Genetics causes some men to test higher on the blood test for prostate cancer – even when they don’t have the disease – report researchers from Wake Forest University Baptist Medical Center and colleagues in the July 16 issue of the Journal of the National Cancer Institute.
The discovery could lead to more accurate testing and fewer unnecessary biopsies, said Scott D. Cramer, Ph.D., lead researcher, from Wake Forest.
"Up to 20 percent of men may have genetic variants that cause levels of prostate specific antigen (PSA) that are about 30 percent higher than other men, which could result in needless biopsies," said Cramer. The research was in collaboration with St. Louis University and Washington University School of Medicine.
Karen Richardson | EurekAlert!
Organ-on-a-chip mimics heart's biomechanical properties
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Cells need to repair damaged DNA in our genes to prevent the development of cancer and other diseases. Our cells therefore activate and send “repair-proteins”...
The Fraunhofer IWS Dresden and Technische Universität Dresden inaugurated their jointly operated Center for Additive Manufacturing Dresden (AMCD) with a festive ceremony on February 7, 2017. Scientists from various disciplines perform research on materials, additive manufacturing processes and innovative technologies, which build up components in a layer by layer process. This technology opens up new horizons for component design and combinations of functions. For example during fabrication, electrical conductors and sensors are already able to be additively manufactured into components. They provide information about stress conditions of a product during operation.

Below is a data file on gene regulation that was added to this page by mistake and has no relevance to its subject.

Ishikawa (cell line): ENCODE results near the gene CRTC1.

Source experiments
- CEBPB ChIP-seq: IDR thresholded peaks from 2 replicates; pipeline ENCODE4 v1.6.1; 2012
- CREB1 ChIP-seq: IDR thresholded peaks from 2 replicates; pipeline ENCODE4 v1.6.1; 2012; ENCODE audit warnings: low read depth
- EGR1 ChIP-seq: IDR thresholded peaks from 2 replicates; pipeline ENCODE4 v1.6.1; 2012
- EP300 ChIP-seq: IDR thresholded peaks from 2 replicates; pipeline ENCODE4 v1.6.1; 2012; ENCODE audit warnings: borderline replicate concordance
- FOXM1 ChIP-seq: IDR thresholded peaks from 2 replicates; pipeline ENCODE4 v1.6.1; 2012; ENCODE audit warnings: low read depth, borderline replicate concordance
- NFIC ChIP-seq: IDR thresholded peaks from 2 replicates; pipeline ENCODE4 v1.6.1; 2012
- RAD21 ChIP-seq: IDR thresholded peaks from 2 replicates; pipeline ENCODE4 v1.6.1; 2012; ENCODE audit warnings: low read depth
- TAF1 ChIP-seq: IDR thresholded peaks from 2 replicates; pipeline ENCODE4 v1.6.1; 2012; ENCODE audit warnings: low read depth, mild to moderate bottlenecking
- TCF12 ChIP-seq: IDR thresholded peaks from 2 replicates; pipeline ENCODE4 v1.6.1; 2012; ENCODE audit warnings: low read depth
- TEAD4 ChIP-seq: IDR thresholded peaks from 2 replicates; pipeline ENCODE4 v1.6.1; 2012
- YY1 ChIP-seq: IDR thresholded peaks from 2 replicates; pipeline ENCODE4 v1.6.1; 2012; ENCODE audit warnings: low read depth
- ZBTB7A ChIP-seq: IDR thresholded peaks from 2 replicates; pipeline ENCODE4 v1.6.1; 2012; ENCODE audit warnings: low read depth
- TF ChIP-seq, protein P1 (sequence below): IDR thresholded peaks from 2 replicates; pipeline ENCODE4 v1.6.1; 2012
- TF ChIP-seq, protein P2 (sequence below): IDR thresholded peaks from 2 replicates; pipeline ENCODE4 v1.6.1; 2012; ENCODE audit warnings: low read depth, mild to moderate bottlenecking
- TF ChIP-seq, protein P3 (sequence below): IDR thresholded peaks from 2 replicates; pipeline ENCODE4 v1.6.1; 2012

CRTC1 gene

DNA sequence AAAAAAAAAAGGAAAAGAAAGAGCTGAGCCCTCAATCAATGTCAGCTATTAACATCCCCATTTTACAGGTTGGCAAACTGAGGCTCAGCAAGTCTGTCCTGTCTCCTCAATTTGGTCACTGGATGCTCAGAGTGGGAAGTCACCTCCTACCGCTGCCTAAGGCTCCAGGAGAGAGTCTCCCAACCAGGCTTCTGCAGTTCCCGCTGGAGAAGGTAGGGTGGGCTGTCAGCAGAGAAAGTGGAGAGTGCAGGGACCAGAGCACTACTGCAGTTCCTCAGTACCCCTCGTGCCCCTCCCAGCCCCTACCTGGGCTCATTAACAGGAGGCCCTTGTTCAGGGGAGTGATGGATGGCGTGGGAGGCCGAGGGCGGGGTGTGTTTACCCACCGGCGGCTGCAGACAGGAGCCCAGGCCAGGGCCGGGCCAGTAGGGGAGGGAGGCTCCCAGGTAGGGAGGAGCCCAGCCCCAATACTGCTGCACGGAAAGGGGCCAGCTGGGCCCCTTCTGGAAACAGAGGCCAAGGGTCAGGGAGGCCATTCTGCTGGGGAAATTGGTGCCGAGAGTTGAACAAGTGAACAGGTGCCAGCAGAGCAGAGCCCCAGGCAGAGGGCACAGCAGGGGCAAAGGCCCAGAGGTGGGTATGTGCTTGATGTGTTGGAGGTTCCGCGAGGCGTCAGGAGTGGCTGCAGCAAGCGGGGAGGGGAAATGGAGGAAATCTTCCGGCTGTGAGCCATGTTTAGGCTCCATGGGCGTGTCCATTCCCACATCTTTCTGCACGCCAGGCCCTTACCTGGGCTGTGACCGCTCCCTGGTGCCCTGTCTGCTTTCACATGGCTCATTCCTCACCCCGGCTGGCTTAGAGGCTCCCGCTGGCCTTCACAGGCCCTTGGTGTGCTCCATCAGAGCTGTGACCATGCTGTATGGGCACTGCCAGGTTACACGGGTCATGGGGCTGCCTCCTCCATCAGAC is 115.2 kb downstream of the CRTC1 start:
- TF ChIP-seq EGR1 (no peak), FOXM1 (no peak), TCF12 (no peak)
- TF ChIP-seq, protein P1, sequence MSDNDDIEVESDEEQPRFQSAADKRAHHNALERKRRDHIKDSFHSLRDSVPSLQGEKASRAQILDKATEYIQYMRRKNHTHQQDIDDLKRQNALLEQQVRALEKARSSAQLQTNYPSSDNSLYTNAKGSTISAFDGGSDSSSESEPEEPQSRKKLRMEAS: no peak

The 3D-printing technology, or additive manufacturing as it is often called, has long made the step out of scientific research laboratories into industrial...
Nature does amazing things with limited design materials. Grass, for example, can support its own weight, resist strong wind loads, and recover after being...
Nanometer-scale magnetic perforated grids could create new possibilities for computing. Together with international colleagues, scientists from the Helmholtz Zentrum Dresden-Rossendorf (HZDR) have shown how a cobalt grid can be reliably programmed at room temperature. In addition they discovered that for every hole ("antidot") three magnetic states can be configured. The results have been published in the journal "Scientific Reports".
Physicist Dr. Rantej Bali from the HZDR, together with scientists from Singapore and Australia, designed a special grid structure in a thin layer of cobalt in...
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